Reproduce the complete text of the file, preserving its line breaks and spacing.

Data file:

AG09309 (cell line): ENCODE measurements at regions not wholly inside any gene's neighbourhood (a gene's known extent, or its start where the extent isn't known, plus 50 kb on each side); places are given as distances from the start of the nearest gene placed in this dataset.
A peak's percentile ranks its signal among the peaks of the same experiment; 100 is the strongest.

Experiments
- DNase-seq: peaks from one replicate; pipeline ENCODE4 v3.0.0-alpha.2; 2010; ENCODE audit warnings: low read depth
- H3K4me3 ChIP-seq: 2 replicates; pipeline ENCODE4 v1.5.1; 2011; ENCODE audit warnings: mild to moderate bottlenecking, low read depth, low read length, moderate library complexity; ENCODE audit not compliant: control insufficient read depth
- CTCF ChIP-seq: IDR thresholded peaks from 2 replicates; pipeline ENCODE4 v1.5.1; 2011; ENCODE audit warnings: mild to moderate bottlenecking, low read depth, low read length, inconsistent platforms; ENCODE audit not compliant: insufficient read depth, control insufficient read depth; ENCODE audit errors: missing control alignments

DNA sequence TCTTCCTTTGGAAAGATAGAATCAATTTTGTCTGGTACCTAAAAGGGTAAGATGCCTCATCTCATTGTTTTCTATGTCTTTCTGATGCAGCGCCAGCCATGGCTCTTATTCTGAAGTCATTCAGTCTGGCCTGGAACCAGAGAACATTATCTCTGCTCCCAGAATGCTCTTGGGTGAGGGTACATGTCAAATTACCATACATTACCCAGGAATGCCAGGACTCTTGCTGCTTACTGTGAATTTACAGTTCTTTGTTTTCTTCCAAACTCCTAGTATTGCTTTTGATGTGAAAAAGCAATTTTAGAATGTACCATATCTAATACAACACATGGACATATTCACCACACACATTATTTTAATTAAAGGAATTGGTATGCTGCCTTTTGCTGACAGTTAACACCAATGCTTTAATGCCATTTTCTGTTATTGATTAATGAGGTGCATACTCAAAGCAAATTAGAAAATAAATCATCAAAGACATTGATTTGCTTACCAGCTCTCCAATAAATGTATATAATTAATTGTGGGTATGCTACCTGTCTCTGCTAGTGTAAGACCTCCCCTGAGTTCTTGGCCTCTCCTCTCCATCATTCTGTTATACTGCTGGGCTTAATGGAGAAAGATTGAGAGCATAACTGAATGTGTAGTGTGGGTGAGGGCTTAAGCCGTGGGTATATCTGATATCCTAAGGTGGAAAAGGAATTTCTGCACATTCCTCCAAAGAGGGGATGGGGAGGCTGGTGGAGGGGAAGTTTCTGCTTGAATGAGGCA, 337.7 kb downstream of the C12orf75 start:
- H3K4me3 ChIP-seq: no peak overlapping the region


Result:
AG09309 (cell line): ENCODE measurements at regions not wholly inside any gene's neighbourhood (a gene's known extent, or its start where the extent isn't known, plus 50 kb on each side); places are given as distances from the start of the nearest gene placed in this dataset.
A peak's percentile ranks its signal among the peaks of the same experiment; 100 is the strongest.

Experiments
- DNase-seq: peaks from one replicate; pipeline ENCODE4 v3.0.0-alpha.2; 2010; ENCODE audit warnings: low read depth
- H3K4me3 ChIP-seq: 2 replicates; pipeline ENCODE4 v1.5.1; 2011; ENCODE audit warnings: mild to moderate bottlenecking, low read depth, low read length, moderate library complexity; ENCODE audit not compliant: control insufficient read depth
- CTCF ChIP-seq: IDR thresholded peaks from 2 replicates; pipeline ENCODE4 v1.5.1; 2011; ENCODE audit warnings: mild to moderate bottlenecking, low read depth, low read length, inconsistent platforms; ENCODE audit not compliant: insufficient read depth, control insufficient read depth; ENCODE audit errors: missing control alignments

DNA sequence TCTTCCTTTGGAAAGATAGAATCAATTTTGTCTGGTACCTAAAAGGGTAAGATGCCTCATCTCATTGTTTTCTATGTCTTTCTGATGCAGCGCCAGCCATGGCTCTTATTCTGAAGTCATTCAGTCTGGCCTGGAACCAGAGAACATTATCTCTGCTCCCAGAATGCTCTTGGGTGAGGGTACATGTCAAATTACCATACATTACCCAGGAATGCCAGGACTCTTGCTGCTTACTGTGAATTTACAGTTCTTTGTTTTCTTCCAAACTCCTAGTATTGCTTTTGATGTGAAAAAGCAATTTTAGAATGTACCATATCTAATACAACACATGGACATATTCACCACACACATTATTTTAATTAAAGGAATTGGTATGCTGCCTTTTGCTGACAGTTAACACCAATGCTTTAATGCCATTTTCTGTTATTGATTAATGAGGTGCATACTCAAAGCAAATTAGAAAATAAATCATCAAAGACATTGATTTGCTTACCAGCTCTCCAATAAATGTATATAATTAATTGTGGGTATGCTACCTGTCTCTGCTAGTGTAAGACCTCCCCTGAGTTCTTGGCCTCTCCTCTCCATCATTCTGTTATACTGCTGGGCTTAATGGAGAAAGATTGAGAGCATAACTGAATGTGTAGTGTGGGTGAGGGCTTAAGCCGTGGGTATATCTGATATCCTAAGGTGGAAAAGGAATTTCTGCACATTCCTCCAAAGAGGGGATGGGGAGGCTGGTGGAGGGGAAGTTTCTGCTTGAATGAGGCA, 337.7 kb downstream of the C12orf75 start:
- H3K4me3 ChIP-seq: no peak overlapping the region